ONTARIO, CALIF.-Southern California prospects James “Choco” Parison and Pomona’s Ivan “Sitting Bull” Stovall clashed in a middleweight showdown at the Doubletree Hotel on Friday with Parison getting a majority decision.
But it was razor close.
Before more than 1,000 Parison used his silky smooth style of combination punching and a rapier-like jab to make up for a second round knockdown he suffered from a blistering right hand from Stovall to win a close decision.
“If I attribute the win to one thing it’s that I fought,” said Parison (9-0, 3 KOs). “After I got knocked down I knew I had to get in there and fight.”
The first round saw Parison use his quickness and defensive ability to slip the big bombs fired from Stovall. But toward the end of the round it was apparent that the San Diego fighter leaned on the ropes a little too much.
Parison maintained an advantage with his slickness for most of the second round, but while leaning against the ropes with 20 seconds left, both fighter fired exchanges and Stovall’s right fist dropped Parison in a thud right at the bell. He survived and walked groggily back to his corner.
Pomona’s Stovall (9-2, 6 KOs) tried to end the fight in the third round but Parison still had his movement. Though Stovall won the round he wasted a lot of punches in the air. Parison seemed to regain his legs toward the end of the round.
After failing to stretch Parison for good, Stovall tried once again with his big right hand, but a stiff right hand counter snapped his head and that was followed by a right uppercut. The San Diego fighter began finding the range and Stovall slowed a bit.
Stovall tried to return the momentum back to his corner with a strong three-punch combination. But a snappy right hand by Parison with a three punch combination kept his momentum in the fifth.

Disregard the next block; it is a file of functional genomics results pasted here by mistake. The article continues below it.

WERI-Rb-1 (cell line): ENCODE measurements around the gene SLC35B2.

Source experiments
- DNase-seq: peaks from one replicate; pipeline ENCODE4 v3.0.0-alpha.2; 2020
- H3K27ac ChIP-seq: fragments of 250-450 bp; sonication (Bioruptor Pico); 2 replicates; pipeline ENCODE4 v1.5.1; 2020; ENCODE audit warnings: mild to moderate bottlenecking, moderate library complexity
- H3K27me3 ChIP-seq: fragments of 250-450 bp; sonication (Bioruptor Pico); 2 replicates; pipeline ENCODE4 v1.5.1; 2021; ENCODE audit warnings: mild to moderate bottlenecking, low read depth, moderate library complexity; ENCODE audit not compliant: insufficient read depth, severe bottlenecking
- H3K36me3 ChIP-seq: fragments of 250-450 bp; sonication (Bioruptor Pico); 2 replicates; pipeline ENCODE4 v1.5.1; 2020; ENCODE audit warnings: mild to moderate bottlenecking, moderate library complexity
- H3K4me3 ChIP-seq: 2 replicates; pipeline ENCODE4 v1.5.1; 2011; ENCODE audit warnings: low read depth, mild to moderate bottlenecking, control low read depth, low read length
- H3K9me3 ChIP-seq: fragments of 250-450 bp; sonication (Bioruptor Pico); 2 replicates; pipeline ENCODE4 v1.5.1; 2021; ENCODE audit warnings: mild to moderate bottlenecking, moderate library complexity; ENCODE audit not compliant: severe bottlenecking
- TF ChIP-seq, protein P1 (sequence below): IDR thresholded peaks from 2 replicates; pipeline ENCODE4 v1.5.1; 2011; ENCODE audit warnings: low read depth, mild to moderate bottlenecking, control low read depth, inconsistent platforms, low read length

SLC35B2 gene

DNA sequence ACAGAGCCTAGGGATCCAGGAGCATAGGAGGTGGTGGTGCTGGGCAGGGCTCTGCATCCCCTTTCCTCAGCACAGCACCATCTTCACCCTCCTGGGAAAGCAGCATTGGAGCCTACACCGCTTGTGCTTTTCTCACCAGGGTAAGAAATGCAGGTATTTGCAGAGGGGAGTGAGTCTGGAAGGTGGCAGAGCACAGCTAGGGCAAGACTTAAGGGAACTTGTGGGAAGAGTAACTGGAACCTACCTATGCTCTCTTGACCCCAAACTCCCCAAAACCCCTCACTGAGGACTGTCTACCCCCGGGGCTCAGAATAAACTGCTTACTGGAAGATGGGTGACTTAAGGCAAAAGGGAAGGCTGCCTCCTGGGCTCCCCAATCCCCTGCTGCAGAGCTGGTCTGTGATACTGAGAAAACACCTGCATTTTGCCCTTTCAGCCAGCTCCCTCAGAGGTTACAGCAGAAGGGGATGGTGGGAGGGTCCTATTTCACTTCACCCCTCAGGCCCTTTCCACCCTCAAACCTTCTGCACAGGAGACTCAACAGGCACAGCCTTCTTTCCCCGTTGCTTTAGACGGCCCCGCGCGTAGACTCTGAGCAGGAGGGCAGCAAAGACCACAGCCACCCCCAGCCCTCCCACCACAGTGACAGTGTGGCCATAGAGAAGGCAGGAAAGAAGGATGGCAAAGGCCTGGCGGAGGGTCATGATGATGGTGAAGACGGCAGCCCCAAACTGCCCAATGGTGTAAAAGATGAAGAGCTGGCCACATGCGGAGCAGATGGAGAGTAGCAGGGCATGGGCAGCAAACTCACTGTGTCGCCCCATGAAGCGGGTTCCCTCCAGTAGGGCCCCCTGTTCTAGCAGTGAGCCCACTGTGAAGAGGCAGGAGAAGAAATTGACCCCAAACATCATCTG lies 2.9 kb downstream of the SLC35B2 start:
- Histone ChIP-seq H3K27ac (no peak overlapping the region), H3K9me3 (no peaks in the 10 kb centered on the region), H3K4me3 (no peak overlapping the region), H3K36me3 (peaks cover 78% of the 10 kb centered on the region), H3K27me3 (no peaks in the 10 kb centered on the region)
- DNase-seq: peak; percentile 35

Parison opened the sixth round with a fluid jab that found its mark repeatedly. A lightning three-punch combination followed by some more jabs kept the momentum. The jab seemed to work in the seventh round as well for the San Diego fighter.
With the momentum shifted back to Parison, Stovall opened up the eighth and final round with his best combinations of the fight. A left hook seemed to stun Parison but he kept on his feet. Stovall kept the pressure on Parison who tried to fight his way through the attack but was absorbing too many right hands. The Pomona fighter kept punching to get the knockdown but it never came.
He needed it.
The judges scored it 75-75, 77-75 and 76-75 for a majority decision in Parison’s favor.
Paramount’s Manuel Roman passed his biggest test yet with a majority decision win over the swarming style of Benjie Garcia (12-9-3) in a flyweight bout.
“He was pretty difficult,” said Roman (11-0-1) who remains undefeated.
Difficult is what Garcia poses for every opponent the San Diego fighter ever faced. Like a Mexican version of the Tasmanian Devil the short fighter has made fighters like Giovanni Segura and Sergio Espinosa frustrated as never before. But after eight rounds the judges scored it 76-76, and 78-74 twice for Roman.
Roman was able to use his jab as a buffer against Garcia’s head-down attack and uppercuts scored heavy for the taller Roman.
Rafael Lopez (3-0, 3 KOs) of Riverside, California captured his third successive knockout victory with a left hook to the liver of San Bernardino’s gritty Alex Deon (0-3) in a junior middleweight bout. For two rounds Deon was able to use his head movement to evade Lopez’s big blows. But at 2:58 of the third round a pinpoint left hook to the liver caught Deon and down he went for the count.
“I knew he was a tough opponent,” said Lopez. “I thought it would end earlier but I hurt my right hand.”
Lopez is the younger brother of lightweight contender Josesito Lopez.
Santa Ana’s Luis Ramos (1-0) came in with guns blazing against Puerto Rico’s Cristian Reyes (1-1-1) in a lightweight fight scheduled for four rounds. It was Ramos pro debut and with dozens of fans driving over from Orange County he let the punches fly. Reyes was hurt several times from Ramos left hand. It was a left hand that dropped Ramos in a heap forcing referee Jerry Cantu to immediately stop the fight at 2:17 of the first round.
Ramos is managed by champion-maker Frank Espinoza who also manages Israel Vazquez and Martin Castillo to name a few. Reyes was in California helping Roberto Acevedo prepare for his fight in November.
Ramos, a former amateur standout, is now a stable mate of Carlos Molina. Both fighters were huge adversaries during their amateur phases, now they fight for the same manager.